Easy Homemade Lemon Curd
It’s so easy to make delicious homemade lemon curd – you need just four ingredients and less than 30 minutes to make this bright, creamy spread, which also happens to be the best filling for lemon or strawberry lemonade cupcakes!
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It’s taken me many, many years to accept that any food with “curd” in its name was something I may actually want to eat, let alone go to the trouble of making from scratch. At last, however, I came around, and am grateful for it.
Perhaps it would have happened faster if this were known as something like smooth, sweet, creamy lemon spread. Because that, fundamentally, is what lemon curd is. And there’s an awful lot to like about it.
How To Make Easy Homemade Lemon Curd
The process is simple, and the ingredient list is even simpler: lemons, sugar, egg yolks, and butter.
First you’ll whisk together the egg yolks and sugar. Zest and juice the lemons, and whisk in both of those, as well.
When it comes to zesting and juicing citrus, some very small and simple kitchen tools can make your life a lot easier. If you don’t already have at least a small hand juicer (mine is pictured above) and a microplane grater, do yourself a favor and add them to your next Target list or Amazon cart. For under $15 each, they will make these routine kitchen tasks easy and fast!
Be sure to zest the whole lemons first, then cut them in half and squeeze out the juice. This saves you the considerable awkwardness of zesting a half a lemon, which is at least twice as difficult as zesting one intact. Speaking from experience. 🙂
After whisking in the lemon zest and juice, it’s a simple matter of cooking the mixture over low heat until it thickens to a creamy consistency, then stirring in the butter.
Let it cool, and you will be rewarded with a beautiful jar full of smooth, sweet, creamy lemon spread. Also known as, lemon curd.
What To Do With Lemon Curd?
The better question would be, what NOT to do with it? Lemon curd is delightfully sweet and custard-y, but of course with a bright citrus flavor. It’s very traditional as a spread on fresh muffins or scones. Go for a double lemon effect and spread a bit on a warm lemon poppy seed muffin straight from the oven!
I also love to mix a dollop into yogurt or oatmeal for breakfast. And, of course, my absolute favorite way to enjoy lemon curd is in the middle of a cupcake. 🙂 Lemon cupcakes with cream cheese poppy seed frosting are extra amazing with a spoonful of lemon curd in the middle. And filled strawberry lemonade cupcakes… well, the name speaks for itself.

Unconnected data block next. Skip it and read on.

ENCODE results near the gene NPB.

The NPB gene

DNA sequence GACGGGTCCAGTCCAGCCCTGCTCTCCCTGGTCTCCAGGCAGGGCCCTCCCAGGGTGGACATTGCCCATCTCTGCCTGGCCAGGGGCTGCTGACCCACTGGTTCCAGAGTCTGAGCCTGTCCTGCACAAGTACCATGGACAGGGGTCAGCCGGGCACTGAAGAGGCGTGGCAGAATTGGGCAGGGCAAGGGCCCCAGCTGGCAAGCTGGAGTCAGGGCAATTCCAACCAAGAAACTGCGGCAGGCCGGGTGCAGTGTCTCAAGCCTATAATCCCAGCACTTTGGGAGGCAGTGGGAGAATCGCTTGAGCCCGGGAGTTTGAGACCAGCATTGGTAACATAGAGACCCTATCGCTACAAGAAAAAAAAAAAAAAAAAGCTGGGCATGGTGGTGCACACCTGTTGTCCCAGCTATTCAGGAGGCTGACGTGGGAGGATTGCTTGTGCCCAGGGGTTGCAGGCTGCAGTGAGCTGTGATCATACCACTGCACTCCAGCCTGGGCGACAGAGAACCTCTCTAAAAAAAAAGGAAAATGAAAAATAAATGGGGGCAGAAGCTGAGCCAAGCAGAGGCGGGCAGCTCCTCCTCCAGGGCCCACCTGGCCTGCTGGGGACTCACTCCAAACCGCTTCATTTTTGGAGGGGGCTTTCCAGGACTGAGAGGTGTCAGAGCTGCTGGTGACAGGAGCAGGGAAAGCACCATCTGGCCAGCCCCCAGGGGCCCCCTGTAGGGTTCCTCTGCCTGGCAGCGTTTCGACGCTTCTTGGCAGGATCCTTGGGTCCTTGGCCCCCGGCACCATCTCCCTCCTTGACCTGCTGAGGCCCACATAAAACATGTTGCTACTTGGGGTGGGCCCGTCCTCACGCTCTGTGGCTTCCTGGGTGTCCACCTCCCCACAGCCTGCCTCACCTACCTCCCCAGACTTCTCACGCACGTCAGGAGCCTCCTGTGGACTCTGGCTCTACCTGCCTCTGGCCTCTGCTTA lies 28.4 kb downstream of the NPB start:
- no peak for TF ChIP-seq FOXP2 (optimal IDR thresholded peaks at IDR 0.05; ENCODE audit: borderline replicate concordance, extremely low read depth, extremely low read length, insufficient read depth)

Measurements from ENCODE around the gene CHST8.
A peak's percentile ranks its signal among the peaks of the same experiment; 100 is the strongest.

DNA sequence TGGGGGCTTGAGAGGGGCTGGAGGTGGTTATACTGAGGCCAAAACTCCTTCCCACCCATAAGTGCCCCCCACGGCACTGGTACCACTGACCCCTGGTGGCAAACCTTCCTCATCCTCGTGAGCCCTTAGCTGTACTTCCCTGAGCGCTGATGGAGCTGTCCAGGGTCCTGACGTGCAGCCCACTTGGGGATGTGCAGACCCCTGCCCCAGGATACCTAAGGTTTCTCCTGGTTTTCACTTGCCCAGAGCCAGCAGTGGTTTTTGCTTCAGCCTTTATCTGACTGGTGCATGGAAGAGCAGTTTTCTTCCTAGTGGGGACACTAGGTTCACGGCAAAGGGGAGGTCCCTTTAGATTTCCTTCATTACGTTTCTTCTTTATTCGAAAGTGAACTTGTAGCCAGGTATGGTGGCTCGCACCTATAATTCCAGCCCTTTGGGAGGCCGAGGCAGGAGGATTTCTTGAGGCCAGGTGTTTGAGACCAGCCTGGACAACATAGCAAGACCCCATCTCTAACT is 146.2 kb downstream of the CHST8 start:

Perhaps needless to say, it’s also quite delicious eaten straight from the fridge with a spoon. I’ll never even tell if you double dip.
If you could bear to give it away, lemon curd would also make a lovely gift from the kitchen.
Bottom line, you could buy lemon curd at the store, but, as always, the texture and flavor are likely to be so much better when made at home, not to mention you’ll be sparing yourself all the preservatives and added sugars, etc. that are in so many ingredients off the shelf.
Plus it’s a fun little project, very do-able in a short amount of time, even with “help” from kiddos. (Especially those that can be trusted to whisk or stir with some supervision.) So I hope you try this at home and love your results as much as I do!
Easy Homemade Lemon Curd
- 5 egg yolks
- 1/2 cup (99 grams) granulated sugar
- grated zest of 2 lemons
- 1/4 cup fresh lemon juice from about 2 lemons
- 6 tablespoons (3 ounces, 86 grams) unsalted butter
- In a small Dutch oven or heavy saucepan, combine the egg yolks and sugar; whisk briskly for about 1 minute. Add the lemon zest and juice; whisk again for 1 minute to blend. Cut butter into small pieces, about 1 inch each.
- Set the pan over low heat and cook gently, stirring almost constantly, until the mixture visibly thickens, about 15 minutes. (See recipe note 1.)
- Remove pan from heat and add pieces of butter. Let cool, stirring occasionally, until butter is melted and mixture comes approximately to room temperature. Strain the curd through a fine mesh sieve, if desired. (See recipe note 2.)
- Cover tightly and store in the fridge.
- You may be tempted to turn up the heat, but don't do it! Cooking low and slow, and the near-constant stirring, is important to prevent the egg from "cooking" into little clumps, rather than forming the sweet custard that you want. Many recipes call for doing this in a double boiler, which would achieve the same effect, but I have never found the extra effort of setting up a double boiler to be necessary.
- Straining the curd through a fine mesh sieve is not strictly necessary - I actually don't do it most of the time - but it just depends on your personal preference. Straining it will obviously result in an even smoother finished product, as it will filter out any small pieces of lemon zest or other solids. IF you think some small pieces of egg may have cooked to a solid state, straining will help get those out!
- Curd will keep well in the fridge for 7-10 days.
- Recipe adapted from Williams-Sonoma.
This post was originally published on March 29, 2017, and updated on March 6, 2018 to include new photos and slightly more specific recipe instructions.